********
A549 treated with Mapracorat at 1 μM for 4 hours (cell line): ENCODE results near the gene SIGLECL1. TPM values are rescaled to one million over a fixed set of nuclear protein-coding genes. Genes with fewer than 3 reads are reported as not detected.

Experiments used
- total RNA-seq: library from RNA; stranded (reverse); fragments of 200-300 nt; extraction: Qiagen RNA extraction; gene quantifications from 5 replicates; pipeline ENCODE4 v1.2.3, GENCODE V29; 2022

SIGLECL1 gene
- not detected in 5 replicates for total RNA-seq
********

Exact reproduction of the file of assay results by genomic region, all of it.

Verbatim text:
A549 treated with Mapracorat at 1 μM for 4 hours (cell line): ENCODE results near the gene SIGLECL1. TPM values are rescaled to one million over a fixed set of nuclear protein-coding genes. Genes with fewer than 3 reads are reported as not detected.

Experiments used
- total RNA-seq: library from RNA; stranded (reverse); fragments of 200-300 nt; extraction: Qiagen RNA extraction; gene quantifications from 5 replicates; pipeline ENCODE4 v1.2.3, GENCODE V29; 2022

SIGLECL1 gene
- not detected in 5 replicates for total RNA-seq